Welcome to Culver City’s LAX Overflights/Noise information page.
On this page, the City will post the latest information, public notices, documents, related links and other information related to noise from LAX aircraft overflights.
Sign Up For Aircraft Noise Notifications from LAX
The LAX Noise Management webpage offers a new feature allowing individuals in the community to sign up to receive email notifications regarding aircraft flight activity and other aircraft noise-related information. This is part of their effort to keep LAX neighbors informed and to promote public awareness and understanding of aircraft noise issues.
LAX Runway Closure Updates
Due to the dynamic nature of runway closure activities, LAWA is distributing information regularly to provide the public with up-to-date runway closure schedules at LAX. This information is intended to help promote public awareness and understanding of aircraft noise issues that may temporarily affect residential areas. Information about LAX's runway closures and flightpath changes are available on LAWA's website.
Los Angeles World Airports Noise Portal for LAX
Los Angeles World Airports' interactive Noise Portal is a neighborhood-focused web application designed to help you easily explore, learn, and gain insight into aircraft flight activities that may affect you and others in your community.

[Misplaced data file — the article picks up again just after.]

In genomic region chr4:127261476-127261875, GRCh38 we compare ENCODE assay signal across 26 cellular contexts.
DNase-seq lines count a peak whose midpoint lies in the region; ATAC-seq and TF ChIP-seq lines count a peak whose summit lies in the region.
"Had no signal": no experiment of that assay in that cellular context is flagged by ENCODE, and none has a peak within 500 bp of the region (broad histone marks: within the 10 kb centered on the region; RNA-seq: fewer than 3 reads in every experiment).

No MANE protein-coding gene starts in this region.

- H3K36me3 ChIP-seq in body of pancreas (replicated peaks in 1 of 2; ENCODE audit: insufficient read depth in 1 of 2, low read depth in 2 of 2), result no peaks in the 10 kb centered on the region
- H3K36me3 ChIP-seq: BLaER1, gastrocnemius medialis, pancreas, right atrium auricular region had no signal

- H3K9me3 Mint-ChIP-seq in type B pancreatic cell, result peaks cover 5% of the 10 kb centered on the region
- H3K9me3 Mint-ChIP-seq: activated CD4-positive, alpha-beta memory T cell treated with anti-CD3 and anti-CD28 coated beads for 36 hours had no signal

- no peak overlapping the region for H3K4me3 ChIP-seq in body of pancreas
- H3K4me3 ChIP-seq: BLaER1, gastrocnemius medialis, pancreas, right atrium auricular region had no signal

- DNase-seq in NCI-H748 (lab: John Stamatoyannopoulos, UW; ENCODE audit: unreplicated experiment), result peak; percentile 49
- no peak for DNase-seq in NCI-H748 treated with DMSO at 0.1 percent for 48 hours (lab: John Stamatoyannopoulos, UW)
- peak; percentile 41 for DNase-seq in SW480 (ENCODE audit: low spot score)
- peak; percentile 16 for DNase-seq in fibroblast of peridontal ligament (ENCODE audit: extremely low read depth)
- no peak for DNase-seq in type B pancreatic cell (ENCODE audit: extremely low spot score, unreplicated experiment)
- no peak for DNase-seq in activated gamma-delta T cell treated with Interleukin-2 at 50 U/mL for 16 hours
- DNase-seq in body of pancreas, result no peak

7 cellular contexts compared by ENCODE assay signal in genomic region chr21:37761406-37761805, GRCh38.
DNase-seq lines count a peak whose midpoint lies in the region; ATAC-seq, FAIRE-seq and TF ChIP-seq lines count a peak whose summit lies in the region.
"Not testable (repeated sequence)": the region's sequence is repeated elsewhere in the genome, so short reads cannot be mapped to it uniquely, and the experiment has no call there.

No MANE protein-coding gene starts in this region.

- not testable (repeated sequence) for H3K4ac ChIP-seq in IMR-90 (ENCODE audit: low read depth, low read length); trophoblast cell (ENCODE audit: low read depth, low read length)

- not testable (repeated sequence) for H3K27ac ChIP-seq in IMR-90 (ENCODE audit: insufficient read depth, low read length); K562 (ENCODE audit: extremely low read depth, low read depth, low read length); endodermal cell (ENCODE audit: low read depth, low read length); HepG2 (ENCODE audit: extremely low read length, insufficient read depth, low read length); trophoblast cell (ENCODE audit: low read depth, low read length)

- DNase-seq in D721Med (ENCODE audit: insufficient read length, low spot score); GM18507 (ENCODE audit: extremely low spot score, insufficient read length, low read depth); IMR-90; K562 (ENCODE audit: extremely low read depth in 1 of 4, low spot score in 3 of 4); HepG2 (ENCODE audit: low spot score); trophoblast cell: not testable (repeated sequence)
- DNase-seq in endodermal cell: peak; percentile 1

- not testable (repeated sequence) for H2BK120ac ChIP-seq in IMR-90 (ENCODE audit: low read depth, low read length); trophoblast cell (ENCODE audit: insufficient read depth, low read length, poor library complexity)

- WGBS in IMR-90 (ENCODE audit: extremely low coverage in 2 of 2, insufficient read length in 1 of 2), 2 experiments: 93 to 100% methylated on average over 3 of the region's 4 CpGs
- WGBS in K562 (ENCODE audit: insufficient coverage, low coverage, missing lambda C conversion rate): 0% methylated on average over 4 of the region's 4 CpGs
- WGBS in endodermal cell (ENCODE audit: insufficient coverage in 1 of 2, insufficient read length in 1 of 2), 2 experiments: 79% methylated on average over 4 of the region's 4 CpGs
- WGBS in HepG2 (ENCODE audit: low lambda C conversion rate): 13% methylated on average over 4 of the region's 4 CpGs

Subscribe to email updates
The City of Culver City invites residents to come to the next LAX/Community Noise Roundtable. Click/tap here to view the meeting schedule, agendas, past meeting documents and recordings.
- At the January 27, 2020 City Council Meeting, Steve Palmer, Vice President of Van Scoyoc Associates, provided an update regarding the City's Federal legislative advocacy efforts related to the noise and environmental issues surrounding the Southern California Metroplex Project.
- On January 24, 2020, Steve Dixon, FAA Administrator sent a letter to the Quiet Skies to respond to issues raised by the Quiet Skies Caucus regarding the FAA's management of the National Airspace System.
- National League of Cities - Vice Mayor Göran Eriksson serves as Co-Chair of the National League of Cities’ (NLC) Aviation Subcommittee of the Transportation and Infrastructure Committee. At the November 2019 NLC-City Summit, the Board of Directors passed a Resolution to Reduce the Economic, Noise and Health Impacts of Overflights of Cities from Implementation of NextGen’s Airspace Redesign(PDF, 271KB). The City of Culver City was instrumental in drafting this Resolution and looks forward to working with NLC on advocacy efforts in 2020.
- Aircraft Noise Updates - December 2019(PDF, 3MB) - Includes updates on Culver City Legal Action with the City of Los Angeles against the FAA; Updates from the U.S. Senate and U.S. House of Representatives; and the LAX Community Noise Roundtable.
- Culver City Granted Permission to Join the City of Los Angeles Lawsuit Challenging FAA Flight Paths
- U.S. Senate Directs FAA to Address Aircraft Noise
- Culver City Acts to Address Aircraft Noise
Frequently Asked Questions
What resources are available to me? And how do I report overflights and other impacts?